Speed­way group is rac­ing into the fu­ture

The Southland Times - - FEATURES - JAMIE SEARLE

To many it could be pie in the sky, but Dean Miller’s long-term goal is to see a dome cov­er­ing River­side Speed­way at Sandy Point.

Miller, the track’s pro­moter, men­tioned the dome when asked for his goals.

A cov­ered-in track would al­low rac­ing in all weather con­di­tions.

‘‘We’ve joked and laughed about the dome, but who knows what can hap­pen in the fu­ture. It would be like the rugby sta­dium in Dunedin. If it did hap­pen, we could race all year round.’’

The speed­way sea­son is from Oc­to­ber to April, end­ing with the De­mo­li­tion Derby.

In­stalling lights for night rac­ing is an­other of Miller’s goals.

He is in his sec­ond sea­son pro­mot­ing River­side and has a sup­port team of five peo­ple.

‘‘For pro­mo­tions we get to­gether and have brain­storm­ing ses­sions. Other times, we talk about what we can do bet­ter.’’

River­side didn’t have a pro­mo­tions of­fi­cer when Miller was spo­ken to about the role by com­mit­tee mem­ber Lloyd Phillips in 2015.

Phillips and other of­fi­cials wanted to lift River­side’s pro­file with fresh mar­ket­ing and pro­mo­tions, as well as up­grad­ing fa­cil­i­ties and equip­ment.

‘‘We’ve in­vested $100,000 in the last 18 months,’’ Miller says.

Some of the money has been spent on buy­ing a grader, scales (to weigh cars), fenc­ing, sig­nage and ex­tend­ing the burnout pad.

‘‘It’s look­ing re­ally good .. we’re set­ting it up for the next gen­er­a­tion.’’

Dis­cus­sions have also been held on im­prov­ing toi­let fa­cil­i­ties and build­ing new club rooms/kitchen and con­trol tower, but they are long-term projects.

River­side opened 40 years ago, has 150 mem­bers and its race days have in­creased this sea­son from 12 to 15.

Of­fi­cials are helped at meet­ings by 30 to 40 volunteers.

‘‘We’ve got busi­ness peo­ple on the com­mit­tee with strong and good busi­ness heads,’’ Miller says.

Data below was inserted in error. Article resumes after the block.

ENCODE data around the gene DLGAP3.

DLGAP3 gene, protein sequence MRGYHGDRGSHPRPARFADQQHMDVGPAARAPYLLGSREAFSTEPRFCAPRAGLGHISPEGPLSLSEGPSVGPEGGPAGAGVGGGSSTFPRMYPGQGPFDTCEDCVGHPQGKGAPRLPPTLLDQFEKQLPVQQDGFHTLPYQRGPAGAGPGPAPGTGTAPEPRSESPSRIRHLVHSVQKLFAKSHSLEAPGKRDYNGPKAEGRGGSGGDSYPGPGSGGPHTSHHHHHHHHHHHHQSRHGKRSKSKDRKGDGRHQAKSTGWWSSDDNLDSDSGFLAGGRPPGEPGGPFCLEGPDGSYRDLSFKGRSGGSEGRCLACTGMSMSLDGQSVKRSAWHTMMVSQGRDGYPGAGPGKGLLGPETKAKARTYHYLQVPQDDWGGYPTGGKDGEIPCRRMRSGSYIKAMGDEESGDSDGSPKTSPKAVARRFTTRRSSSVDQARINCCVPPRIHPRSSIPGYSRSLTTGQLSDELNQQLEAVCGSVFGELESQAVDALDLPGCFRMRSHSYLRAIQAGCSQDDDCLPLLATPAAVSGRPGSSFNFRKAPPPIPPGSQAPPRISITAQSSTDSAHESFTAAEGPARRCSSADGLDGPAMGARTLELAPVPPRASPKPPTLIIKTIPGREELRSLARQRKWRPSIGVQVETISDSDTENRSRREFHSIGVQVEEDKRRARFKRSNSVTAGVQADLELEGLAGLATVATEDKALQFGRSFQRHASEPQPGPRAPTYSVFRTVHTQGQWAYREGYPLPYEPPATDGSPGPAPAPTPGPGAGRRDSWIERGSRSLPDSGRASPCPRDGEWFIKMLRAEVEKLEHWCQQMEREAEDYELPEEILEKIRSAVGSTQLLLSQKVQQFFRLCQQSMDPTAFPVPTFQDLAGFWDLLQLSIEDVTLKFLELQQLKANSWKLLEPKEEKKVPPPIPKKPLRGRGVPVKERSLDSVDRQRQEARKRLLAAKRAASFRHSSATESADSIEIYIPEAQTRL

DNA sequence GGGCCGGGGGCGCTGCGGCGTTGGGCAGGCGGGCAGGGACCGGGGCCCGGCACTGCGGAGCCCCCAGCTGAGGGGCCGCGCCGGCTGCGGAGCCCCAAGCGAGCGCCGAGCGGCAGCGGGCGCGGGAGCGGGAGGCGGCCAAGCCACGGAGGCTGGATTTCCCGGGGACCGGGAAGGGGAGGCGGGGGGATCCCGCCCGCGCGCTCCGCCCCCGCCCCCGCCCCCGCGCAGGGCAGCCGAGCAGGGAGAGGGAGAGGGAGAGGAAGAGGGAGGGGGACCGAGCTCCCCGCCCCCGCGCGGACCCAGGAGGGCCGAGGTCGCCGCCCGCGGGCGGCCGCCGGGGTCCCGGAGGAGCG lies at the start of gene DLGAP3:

‘‘We’ve seen a lot more fam­i­lies com­ing to our [race] meet­ings, new faces ... we’re there to put on a show.’’

The next meet­ing is on Satur­day night when nine grades will be in ac­tion. Af­ter the last race, there is a fire­works dis­play.

Miller reck­ons 60 to 80 cars from all over the coun­try will be at River­side for the New Zealand Street­stock ti­tle on Jan­uary 19-20, while the first run­ning of the NZ Pro­duc­tion ti­tle is sched­uled there on Fe­bru­ary 16-17.

Manawatu speed­way great Peter Rees is or­gan­is­ing a North Is­land team to com­pete in races for su­per stocks and stock­cars at South Is­land meet­ings early next year, in­clud­ing River­side on March 9.

Miller un­der­stands Rees has booked 56 spa­ces on in­ter-is­land fer­ries to trans­port the team’s ve­hi­cles across Cook Strait.

‘‘He’s never been to In­ver­cargill,’’ Miller says.

For major race days, cars in the main event are dis­played early afternoon on the Gala St re­serve.

The pro­mo­tion, named Show and Shine, gives fans the op­por­tu­nity to check out the cars and talk to driv­ers. Free ad­mis­sion tick­ets are given to chil­dren.

‘‘The Show and Shine has been very suc­cess­ful.’’

River­side and Beach­lands in Dunedin are the only speed­ways in the coun­try with a youth grade — for 12 to 16-year-olds. They com­pete in sa­loon cars.

Club of­fi­cials and mem­bers and par­ents of youth sa­loon driv­ers help run the grade at River­side, Miller says.

Miller hopes a Leg­ends’ Night can held at a race meet­ing, at which for­mer top South­land driv­ers are guests of the club.

Some of the greats have been Peter Woods, Nor­man But­ler, Don Black and Jamie Seaton.

‘‘All those guys were great ped­lars in sa­loon cars,’’ Miller says.

Miller be­came a club mem­ber six years ago af­ter com­pet­ing in three or four De­mo­li­tion Der­bies.

He now drives in the mod­i­fied sprints but is yet to race this sea­son due to a shoul­der op­er­a­tion three months ago.

He might be able to race again early next year.

When Miller climbs into his mod­i­fied sprint car the adrenalin starts kick­ing in, he says.

‘‘As soon as I put the hel­met on, it’s a dif­fer­ent world.

He re­grets not start­ing ear­lier in mod­i­fied sprints.

‘‘I should have been do­ing it years ago.’’

Some of his best re­sults have been in the Brett Cooper Me­mo­rial (first), club cham­pi­onships (sec­ond), Dunedin Cham­pi­onships (third) and Bul­let Se­ries (fourth).

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